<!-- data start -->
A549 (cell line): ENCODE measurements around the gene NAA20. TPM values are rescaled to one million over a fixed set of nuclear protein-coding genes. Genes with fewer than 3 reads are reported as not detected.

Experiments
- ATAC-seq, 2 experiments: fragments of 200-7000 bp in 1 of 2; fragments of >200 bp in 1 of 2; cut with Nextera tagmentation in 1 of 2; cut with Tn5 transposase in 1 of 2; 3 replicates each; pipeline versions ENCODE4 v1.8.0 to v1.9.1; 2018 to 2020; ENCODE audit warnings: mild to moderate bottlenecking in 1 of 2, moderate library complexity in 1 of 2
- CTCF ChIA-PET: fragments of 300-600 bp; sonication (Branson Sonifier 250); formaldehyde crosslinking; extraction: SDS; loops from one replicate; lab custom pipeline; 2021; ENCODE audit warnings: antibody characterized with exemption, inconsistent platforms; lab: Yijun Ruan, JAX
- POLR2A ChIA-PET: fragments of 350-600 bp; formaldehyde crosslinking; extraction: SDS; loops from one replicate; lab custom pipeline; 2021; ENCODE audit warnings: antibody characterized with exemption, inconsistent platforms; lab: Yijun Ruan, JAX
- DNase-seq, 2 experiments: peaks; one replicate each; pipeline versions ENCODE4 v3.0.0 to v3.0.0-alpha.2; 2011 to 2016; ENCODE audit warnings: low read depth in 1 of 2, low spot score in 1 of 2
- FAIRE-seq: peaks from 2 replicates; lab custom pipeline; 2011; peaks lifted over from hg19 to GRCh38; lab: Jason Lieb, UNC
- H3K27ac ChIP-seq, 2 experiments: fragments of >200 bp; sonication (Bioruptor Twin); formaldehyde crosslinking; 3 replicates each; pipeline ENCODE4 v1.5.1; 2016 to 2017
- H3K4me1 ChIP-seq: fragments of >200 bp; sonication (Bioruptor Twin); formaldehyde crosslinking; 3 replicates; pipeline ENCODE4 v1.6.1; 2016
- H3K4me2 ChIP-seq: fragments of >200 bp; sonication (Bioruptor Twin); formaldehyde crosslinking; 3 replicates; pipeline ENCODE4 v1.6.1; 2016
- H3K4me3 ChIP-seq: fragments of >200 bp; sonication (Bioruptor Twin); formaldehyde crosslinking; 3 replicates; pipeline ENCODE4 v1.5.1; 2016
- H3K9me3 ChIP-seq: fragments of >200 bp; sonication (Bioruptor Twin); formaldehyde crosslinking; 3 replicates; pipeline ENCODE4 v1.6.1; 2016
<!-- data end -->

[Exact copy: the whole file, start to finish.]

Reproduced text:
A549 (cell line): ENCODE measurements around the gene NAA20. TPM values are rescaled to one million over a fixed set of nuclear protein-coding genes. Genes with fewer than 3 reads are reported as not detected.

Experiments
- ATAC-seq, 2 experiments: fragments of 200-7000 bp in 1 of 2; fragments of >200 bp in 1 of 2; cut with Nextera tagmentation in 1 of 2; cut with Tn5 transposase in 1 of 2; 3 replicates each; pipeline versions ENCODE4 v1.8.0 to v1.9.1; 2018 to 2020; ENCODE audit warnings: mild to moderate bottlenecking in 1 of 2, moderate library complexity in 1 of 2
- CTCF ChIA-PET: fragments of 300-600 bp; sonication (Branson Sonifier 250); formaldehyde crosslinking; extraction: SDS; loops from one replicate; lab custom pipeline; 2021; ENCODE audit warnings: antibody characterized with exemption, inconsistent platforms; lab: Yijun Ruan, JAX
- POLR2A ChIA-PET: fragments of 350-600 bp; formaldehyde crosslinking; extraction: SDS; loops from one replicate; lab custom pipeline; 2021; ENCODE audit warnings: antibody characterized with exemption, inconsistent platforms; lab: Yijun Ruan, JAX
- DNase-seq, 2 experiments: peaks; one replicate each; pipeline versions ENCODE4 v3.0.0 to v3.0.0-alpha.2; 2011 to 2016; ENCODE audit warnings: low read depth in 1 of 2, low spot score in 1 of 2
- FAIRE-seq: peaks from 2 replicates; lab custom pipeline; 2011; peaks lifted over from hg19 to GRCh38; lab: Jason Lieb, UNC
- H3K27ac ChIP-seq, 2 experiments: fragments of >200 bp; sonication (Bioruptor Twin); formaldehyde crosslinking; 3 replicates each; pipeline ENCODE4 v1.5.1; 2016 to 2017
- H3K4me1 ChIP-seq: fragments of >200 bp; sonication (Bioruptor Twin); formaldehyde crosslinking; 3 replicates; pipeline ENCODE4 v1.6.1; 2016
- H3K4me2 ChIP-seq: fragments of >200 bp; sonication (Bioruptor Twin); formaldehyde crosslinking; 3 replicates; pipeline ENCODE4 v1.6.1; 2016
- H3K4me3 ChIP-seq: fragments of >200 bp; sonication (Bioruptor Twin); formaldehyde crosslinking; 3 replicates; pipeline ENCODE4 v1.5.1; 2016
- H3K9me3 ChIP-seq: fragments of >200 bp; sonication (Bioruptor Twin); formaldehyde crosslinking; 3 replicates; pipeline ENCODE4 v1.6.1; 2016